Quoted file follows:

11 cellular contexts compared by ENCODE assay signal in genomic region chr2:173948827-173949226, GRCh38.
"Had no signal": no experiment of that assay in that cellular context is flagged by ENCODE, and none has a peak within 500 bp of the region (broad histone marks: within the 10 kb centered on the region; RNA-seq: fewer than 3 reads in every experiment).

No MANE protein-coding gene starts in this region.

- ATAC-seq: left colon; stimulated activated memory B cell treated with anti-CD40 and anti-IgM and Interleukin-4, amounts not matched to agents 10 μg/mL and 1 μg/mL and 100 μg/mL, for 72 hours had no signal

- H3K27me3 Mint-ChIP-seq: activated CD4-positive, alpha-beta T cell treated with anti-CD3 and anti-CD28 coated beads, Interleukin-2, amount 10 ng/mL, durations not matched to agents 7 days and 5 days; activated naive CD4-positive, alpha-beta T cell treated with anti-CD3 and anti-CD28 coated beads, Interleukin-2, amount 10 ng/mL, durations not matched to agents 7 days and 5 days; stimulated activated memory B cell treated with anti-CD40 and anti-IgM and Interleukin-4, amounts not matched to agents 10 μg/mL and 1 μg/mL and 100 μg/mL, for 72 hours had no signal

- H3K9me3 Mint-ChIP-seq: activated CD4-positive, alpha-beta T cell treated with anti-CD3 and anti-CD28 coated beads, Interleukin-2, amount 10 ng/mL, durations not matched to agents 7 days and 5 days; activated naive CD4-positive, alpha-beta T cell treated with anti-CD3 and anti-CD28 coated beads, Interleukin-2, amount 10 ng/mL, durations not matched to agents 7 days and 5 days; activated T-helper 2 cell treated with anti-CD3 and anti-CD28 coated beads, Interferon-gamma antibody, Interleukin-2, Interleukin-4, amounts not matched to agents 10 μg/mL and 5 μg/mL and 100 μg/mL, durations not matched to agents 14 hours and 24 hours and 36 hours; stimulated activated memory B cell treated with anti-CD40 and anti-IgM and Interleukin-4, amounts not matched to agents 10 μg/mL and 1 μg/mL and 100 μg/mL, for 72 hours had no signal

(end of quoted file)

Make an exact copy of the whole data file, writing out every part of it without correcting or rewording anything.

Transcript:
11 cellular contexts compared by ENCODE assay signal in genomic region chr2:173948827-173949226, GRCh38.
"Had no signal": no experiment of that assay in that cellular context is flagged by ENCODE, and none has a peak within 500 bp of the region (broad histone marks: within the 10 kb centered on the region; RNA-seq: fewer than 3 reads in every experiment).

No MANE protein-coding gene starts in this region.

- ATAC-seq: left colon; stimulated activated memory B cell treated with anti-CD40 and anti-IgM and Interleukin-4, amounts not matched to agents 10 μg/mL and 1 μg/mL and 100 μg/mL, for 72 hours had no signal

- H3K27me3 Mint-ChIP-seq: activated CD4-positive, alpha-beta T cell treated with anti-CD3 and anti-CD28 coated beads, Interleukin-2, amount 10 ng/mL, durations not matched to agents 7 days and 5 days; activated naive CD4-positive, alpha-beta T cell treated with anti-CD3 and anti-CD28 coated beads, Interleukin-2, amount 10 ng/mL, durations not matched to agents 7 days and 5 days; stimulated activated memory B cell treated with anti-CD40 and anti-IgM and Interleukin-4, amounts not matched to agents 10 μg/mL and 1 μg/mL and 100 μg/mL, for 72 hours had no signal

- H3K9me3 Mint-ChIP-seq: activated CD4-positive, alpha-beta T cell treated with anti-CD3 and anti-CD28 coated beads, Interleukin-2, amount 10 ng/mL, durations not matched to agents 7 days and 5 days; activated naive CD4-positive, alpha-beta T cell treated with anti-CD3 and anti-CD28 coated beads, Interleukin-2, amount 10 ng/mL, durations not matched to agents 7 days and 5 days; activated T-helper 2 cell treated with anti-CD3 and anti-CD28 coated beads, Interferon-gamma antibody, Interleukin-2, Interleukin-4, amounts not matched to agents 10 μg/mL and 5 μg/mL and 100 μg/mL, durations not matched to agents 14 hours and 24 hours and 36 hours; stimulated activated memory B cell treated with anti-CD40 and anti-IgM and Interleukin-4, amounts not matched to agents 10 μg/mL and 1 μg/mL and 100 μg/mL, for 72 hours had no signal